The island of Maui is home to some of the most amazing Maui beaches. Some beaches offer swimming all year round, while others are best for surfing or snorkeling during certain times of the year. Depending on where you choose to stay, there are always some famous beaches nearby.
The best times to visit Maui are April through May and September through November. The spring and fall shoulder seasons provide the pleasant weather Hawaii vacationers seek without the high rates and heavy crowds that accompany the summer and winter.
Activities and things to do in Maui:
- Attend a Luau.
- Go Whale Watching.
- Swim with Sea Turtles.
- See the 7 Sacred Pools of Ohe’o Gulch.
- Walk on a Black Sand Beach.
- Pose With Lahaina’s Banyan Tree.
- Tour a Pineapple Farm.
- Learn to Hula.
Kama’ole I is the largest and nicest beach of the three with fine white sand and great swimming conditions. This is the magical point where Maui’s southern coast starts to really throw out all the stops, so to speak, as the sand here is simply amazing- similar to that found further south in Wailea and Makena.
Things you should never do in Hawaii:
- Don’t touch the turtles in Hawaii.
- Don’t touch the dolphins and monk seals.
- Don’t touch the coral in Hawaii.
- Don’t wear sunscreen that isn’t reef-safe.
- Don’t call everyone “Hawaiian” in Hawaii.
- Don’t underestimate the power of the sun in Hawaii.
- Don’t skip the car rental in Hawaii.
While there are numerous species of sharks in Hawaii, for the most part, there are only six or seven species you can expect to see nearshore. Also, with the exception of white tip and blacktip reef sharks, seeing a shark is so exceptionally rare that most locals have never seen one.
West Maui Beaches:
If you drive along the west coast of Maui from Lahaina to Kapalua Bay, you’ll see many breathtaking beaches along the coast. West Maui: West Maui was originally developed in the 1960s and remains the most popular place to stay on Maui. The old whaling village of Lahaina anchors this area and the Ka’anapali resort area is home to the majority of dining and accommodation options on this side of the island.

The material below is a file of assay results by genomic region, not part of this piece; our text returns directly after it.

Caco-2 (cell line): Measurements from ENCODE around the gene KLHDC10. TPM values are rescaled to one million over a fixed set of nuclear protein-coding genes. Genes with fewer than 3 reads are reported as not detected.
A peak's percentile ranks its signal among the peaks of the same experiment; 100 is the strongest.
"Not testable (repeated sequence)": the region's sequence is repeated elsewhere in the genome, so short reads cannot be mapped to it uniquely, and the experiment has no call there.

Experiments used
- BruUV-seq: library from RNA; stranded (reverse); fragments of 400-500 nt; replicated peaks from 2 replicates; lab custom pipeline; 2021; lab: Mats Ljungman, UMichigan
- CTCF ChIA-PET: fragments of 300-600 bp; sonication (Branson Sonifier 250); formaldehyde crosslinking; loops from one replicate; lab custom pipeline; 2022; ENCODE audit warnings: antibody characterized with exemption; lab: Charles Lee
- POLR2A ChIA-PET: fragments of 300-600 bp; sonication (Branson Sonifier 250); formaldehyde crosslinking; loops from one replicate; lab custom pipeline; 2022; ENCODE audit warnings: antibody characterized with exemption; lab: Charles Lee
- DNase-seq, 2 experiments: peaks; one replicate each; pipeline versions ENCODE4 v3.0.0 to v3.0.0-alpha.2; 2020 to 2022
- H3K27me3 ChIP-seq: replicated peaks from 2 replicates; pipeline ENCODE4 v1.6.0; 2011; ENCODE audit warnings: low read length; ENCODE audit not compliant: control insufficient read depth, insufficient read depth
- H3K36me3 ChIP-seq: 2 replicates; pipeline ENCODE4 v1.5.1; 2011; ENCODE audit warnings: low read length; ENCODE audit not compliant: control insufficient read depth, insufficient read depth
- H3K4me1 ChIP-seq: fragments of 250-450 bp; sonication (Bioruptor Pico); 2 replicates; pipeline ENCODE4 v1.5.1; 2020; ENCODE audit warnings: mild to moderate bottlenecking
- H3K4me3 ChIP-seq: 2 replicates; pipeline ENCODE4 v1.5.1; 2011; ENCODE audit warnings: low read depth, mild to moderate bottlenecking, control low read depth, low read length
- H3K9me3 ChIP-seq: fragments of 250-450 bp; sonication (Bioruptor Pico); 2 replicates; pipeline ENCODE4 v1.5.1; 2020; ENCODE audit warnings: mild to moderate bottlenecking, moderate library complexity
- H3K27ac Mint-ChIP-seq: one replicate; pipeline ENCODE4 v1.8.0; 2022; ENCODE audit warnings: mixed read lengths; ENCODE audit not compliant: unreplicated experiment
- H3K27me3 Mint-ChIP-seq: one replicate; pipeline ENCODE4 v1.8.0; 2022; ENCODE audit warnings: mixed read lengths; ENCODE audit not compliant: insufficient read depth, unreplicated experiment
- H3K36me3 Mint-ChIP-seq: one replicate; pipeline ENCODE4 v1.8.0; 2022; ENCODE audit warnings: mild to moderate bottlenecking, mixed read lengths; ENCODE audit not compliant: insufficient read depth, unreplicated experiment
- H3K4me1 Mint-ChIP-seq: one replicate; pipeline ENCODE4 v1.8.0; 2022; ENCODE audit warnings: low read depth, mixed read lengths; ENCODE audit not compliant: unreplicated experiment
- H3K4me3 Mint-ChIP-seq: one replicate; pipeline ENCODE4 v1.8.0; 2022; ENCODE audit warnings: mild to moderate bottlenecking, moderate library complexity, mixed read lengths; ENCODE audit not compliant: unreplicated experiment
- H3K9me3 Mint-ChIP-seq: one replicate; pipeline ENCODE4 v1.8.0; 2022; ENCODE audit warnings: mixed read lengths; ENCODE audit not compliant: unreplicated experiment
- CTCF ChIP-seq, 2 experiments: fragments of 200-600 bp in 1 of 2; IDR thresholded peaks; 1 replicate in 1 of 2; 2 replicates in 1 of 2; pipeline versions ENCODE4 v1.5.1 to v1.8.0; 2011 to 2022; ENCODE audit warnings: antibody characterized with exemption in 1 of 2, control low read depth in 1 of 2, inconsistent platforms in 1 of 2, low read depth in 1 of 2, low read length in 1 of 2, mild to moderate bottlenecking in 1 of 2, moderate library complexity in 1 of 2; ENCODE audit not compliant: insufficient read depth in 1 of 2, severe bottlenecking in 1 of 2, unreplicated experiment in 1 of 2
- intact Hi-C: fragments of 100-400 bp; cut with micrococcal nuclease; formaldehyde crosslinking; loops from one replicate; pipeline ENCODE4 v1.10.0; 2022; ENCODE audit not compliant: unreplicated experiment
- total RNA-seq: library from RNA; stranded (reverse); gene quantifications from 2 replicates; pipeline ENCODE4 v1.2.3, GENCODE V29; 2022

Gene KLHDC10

Will offer you over three miles of white sand with a variety of watersports, including surfing, sailboating, and even catamaran rides. On the north end of the beach is Black Rock (Maui beaches black sand), which is well known for the best beaches in Maui for snorkeling.
The Beach is not only extremely wide with the most marvelous soft and fluffy sand making it ideal for laying out but its sand bottom entry into the water makes it an ideal location to swim. With three miles of powdery white sand and crystalline water, it’s no wonder that Ka’anapali is the most popular beach in West Maui. Though it’s strung with resorts, it remains one of Hawaii’s most beautiful beaches and is wide enough never to feel crowded.
Is the most underrated on the island. The swimming is poor due to the offshore reef, but they are sunnier, less crowded, and more protected from the wind than most other beaches on Maui. And it is extremely safe night or day, it’s a very safe place.
Once known as Lele, which means “relentless sun” in Hawaiian, Lahaina is a historic town that has been transformed into a Maui hotspot with dozens of art galleries and a variety of unique shops and restaurants.